Foggy and Fine Days Within Me

fog101926

 

And so you have a life that you are living only now,
now and now and now,
gone before you can speak of it,
and you must be thankful for living day by day,
moment by moment …
a life in the breath and pulse and living light of the present…

~Wendell Berry from Hannah Coulter

 

fog1228141

 

~Lustravit lampade terras~
(He has illumined the world with a lamp)
The weather and my mood have little connection.
I have my foggy and my fine days within me;
my prosperity or misfortune has little to do with the matter.
– Blaise Pascal from “Miscellaneous Writings”

 

foggyfield
photo by Nate Gibson

 

Is my gloom, after all,
Shade of His hand,
outstretched caressingly?

~Francis Thompson from “The Hound of Heaven”

 

supermoonbarn

 

My days are filled with anxious and sad patients, one after another after another.  They sit at the edge of their seat, struggling to hold back the flood from brimming eyes, fingers gripping the arms of the chair.   Each moment, each breath, each heart beat overwhelmed by questions:  will there be another breath?  must there be another breath?   Must life go on like this in fear of what the next moment will bring?

The only thing more frightening than the unknown is the knowledge that the next moment will be just like the last or perhaps worse.  There is no recognition of a moment just passed that can never be retrieved and relived.   There is only fear of the next and the next so that the now and now and now is lost forever.

Worry and sorrow and angst are contagious as the flu.
I mask up and wash my hands of it throughout the day.
I wish we could be vaccinated to protect us all from these unnamed fears.

I want to say to them and myself:
Stop this moment in time. Stop and stop and stop.
Stop expecting someone or some thing must fix this feeling.
Stop wanting to be numb to all discomfort.
Stop resenting the gift of each breath.
Just stop.
Instead, simply be.

I want to say:
this moment, foggy or fine, is yours alone,
this moment of weeping and sharing
and breath and pulse and light.
Shout for joy in it.
Celebrate it.
Be thankful for tears that can flow over grateful lips
and stop holding them back.

Stop me before I write,
out of my own anxiety,
yet another prescription
you don’t really need.

Just be–
and be blessed–
in the now and now and now.

 

sunset15183

To Thank the Light

octevening2912

 

evening1119153

sunset811153

 

Now a red, sleepy sun above the rim 
Of twilight stares along the quiet weald, 
And the kind, simple country shines revealed 
In solitudes of peace, no longer dim.
The old horse lifts his face and thanks the light, 
Then stretches down his head to crop the green.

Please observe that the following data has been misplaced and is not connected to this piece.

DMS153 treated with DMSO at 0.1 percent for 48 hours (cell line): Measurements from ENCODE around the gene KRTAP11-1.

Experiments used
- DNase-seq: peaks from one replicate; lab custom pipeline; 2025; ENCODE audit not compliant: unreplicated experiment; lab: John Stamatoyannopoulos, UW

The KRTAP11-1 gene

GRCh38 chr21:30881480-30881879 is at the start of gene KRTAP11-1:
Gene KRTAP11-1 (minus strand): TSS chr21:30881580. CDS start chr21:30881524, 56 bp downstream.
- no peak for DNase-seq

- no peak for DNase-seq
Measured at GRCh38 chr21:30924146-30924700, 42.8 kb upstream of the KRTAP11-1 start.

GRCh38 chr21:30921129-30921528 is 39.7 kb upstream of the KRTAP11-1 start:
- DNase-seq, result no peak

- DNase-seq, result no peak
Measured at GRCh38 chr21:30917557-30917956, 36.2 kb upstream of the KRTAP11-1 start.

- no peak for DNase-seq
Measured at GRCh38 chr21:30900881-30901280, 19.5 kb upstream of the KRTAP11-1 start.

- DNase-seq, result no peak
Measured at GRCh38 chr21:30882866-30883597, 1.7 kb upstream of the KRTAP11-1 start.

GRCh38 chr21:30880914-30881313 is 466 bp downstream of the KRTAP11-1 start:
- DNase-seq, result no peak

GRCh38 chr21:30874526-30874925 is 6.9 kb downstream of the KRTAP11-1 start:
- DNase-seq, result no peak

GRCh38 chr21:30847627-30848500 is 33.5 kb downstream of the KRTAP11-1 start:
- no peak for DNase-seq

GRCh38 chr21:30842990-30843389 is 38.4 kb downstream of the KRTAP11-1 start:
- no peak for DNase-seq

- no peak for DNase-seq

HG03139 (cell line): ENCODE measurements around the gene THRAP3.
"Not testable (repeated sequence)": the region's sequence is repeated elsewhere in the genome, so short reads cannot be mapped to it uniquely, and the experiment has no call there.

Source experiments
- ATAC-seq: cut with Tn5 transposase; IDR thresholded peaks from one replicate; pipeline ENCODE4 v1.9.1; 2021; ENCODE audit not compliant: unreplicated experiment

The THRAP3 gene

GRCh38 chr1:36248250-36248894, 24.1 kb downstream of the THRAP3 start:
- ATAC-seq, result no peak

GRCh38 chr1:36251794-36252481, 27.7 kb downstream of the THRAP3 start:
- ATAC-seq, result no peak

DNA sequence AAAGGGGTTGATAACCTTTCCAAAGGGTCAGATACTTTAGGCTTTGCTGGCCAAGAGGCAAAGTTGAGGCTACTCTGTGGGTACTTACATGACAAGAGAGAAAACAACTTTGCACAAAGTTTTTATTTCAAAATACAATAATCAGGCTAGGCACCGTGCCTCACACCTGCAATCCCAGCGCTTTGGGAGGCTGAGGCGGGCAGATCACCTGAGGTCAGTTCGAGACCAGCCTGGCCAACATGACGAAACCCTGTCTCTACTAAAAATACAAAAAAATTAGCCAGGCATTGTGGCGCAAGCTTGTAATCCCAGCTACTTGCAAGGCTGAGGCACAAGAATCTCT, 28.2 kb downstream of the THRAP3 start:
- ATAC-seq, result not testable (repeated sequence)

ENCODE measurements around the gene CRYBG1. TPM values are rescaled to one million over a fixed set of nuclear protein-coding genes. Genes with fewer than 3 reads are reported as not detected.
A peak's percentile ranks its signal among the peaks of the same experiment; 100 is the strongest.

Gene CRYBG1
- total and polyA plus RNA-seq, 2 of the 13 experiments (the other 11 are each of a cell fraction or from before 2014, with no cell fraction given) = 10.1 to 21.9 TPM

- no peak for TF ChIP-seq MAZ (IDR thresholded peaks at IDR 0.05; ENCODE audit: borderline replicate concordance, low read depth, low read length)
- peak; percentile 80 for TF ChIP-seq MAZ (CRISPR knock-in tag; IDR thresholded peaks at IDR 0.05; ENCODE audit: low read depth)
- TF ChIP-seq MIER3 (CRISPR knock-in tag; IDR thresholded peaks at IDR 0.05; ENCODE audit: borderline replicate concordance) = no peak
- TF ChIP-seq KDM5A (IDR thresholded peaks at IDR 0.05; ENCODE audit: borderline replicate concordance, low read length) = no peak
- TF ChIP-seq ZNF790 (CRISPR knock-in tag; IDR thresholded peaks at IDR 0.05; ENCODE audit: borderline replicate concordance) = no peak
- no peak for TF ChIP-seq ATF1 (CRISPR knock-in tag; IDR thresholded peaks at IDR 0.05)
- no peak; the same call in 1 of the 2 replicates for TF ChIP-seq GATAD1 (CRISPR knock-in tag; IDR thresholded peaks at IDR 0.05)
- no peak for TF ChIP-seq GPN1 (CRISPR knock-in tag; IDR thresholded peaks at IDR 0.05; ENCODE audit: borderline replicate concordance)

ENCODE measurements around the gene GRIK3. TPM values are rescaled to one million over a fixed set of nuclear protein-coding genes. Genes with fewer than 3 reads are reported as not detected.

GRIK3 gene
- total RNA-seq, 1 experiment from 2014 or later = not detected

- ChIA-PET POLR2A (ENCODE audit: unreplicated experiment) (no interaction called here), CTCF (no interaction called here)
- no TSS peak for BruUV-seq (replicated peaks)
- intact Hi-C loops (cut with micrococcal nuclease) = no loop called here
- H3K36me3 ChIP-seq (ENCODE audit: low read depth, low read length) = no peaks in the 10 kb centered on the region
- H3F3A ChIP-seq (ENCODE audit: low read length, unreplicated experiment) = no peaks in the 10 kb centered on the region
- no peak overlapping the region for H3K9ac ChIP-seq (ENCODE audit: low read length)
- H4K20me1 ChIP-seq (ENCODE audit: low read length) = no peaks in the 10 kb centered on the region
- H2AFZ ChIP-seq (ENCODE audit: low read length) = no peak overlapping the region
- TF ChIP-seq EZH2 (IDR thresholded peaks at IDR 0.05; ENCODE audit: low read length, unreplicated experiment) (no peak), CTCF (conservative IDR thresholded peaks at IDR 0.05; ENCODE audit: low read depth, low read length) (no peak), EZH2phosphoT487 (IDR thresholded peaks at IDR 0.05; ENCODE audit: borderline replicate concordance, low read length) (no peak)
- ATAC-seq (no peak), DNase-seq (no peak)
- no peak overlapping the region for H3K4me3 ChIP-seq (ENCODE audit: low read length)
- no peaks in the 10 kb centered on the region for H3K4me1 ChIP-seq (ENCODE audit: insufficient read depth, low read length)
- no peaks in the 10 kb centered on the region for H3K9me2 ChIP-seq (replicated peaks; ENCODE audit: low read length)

All things that he has loved are in his sight; 
The places where his happiness has been 
Are in his eyes, his heart, and they are good.
~Siegfried Sassoon from “Break of Day”

 

 

morninglight

 

octpasture

 

 

I am growing older along with my horses. I think of them out to pasture throughout my workday as I continue to climb in the harness to pull the load as fast and hard as I can muster, returning home in the evening sore and weary.

I think of them with the morning sun on their withers, the green blades under their feet, as they search for the sweetest tender patch to munch.

They remind me to bring the calm of the pasture inside to balance the noise and bustle and troubles found in the clinic.  There still is peace and light to be found; I have only to look for it.

 

“To practice medicine with good spirit does not mean to be in a place where there is no noise, trouble or hard work. It means to bring your calm and loving heart right into the midst of it.” from www.theheartofmedicine.org

 

 

 

wallysunset

 

sunsettony2

 

Support for the Barnstorming Blog

Your financial support keeps this blog a daily offering and ad-free. A one-time contribution helps greatly.

$10.00

So Absolutely Clear

fog1228141

 

sunrise910156

 

foggymorning13115

 

Don’t surrender your loneliness
So quickly.
Let it cut more deep.

Let it ferment and season you
As few human
Or even divine ingredients can.

Something missing in my heart tonight
Has made my eyes so soft,
My voice
So tender,

My need of God
Absolutely
Clear.
~Hafez, 14th century Persian poet

 

foggyfield
photo by Nate Gibson

fog913

 

When my heart clenches with sadness,
when my thinking is muddled with stress and doubting,
when I can’t focus on what is right before me because tears cloud my vision,
I remember one thing remains absolutely clear in the mist and midst of the fog:

I have need for God and I too am softened in my neediness.

 

sunrise92814

 

sunrise913

 

dogtreefog
photo by Nate Gibson

 

 

 

 

 

 

Blooming into Flame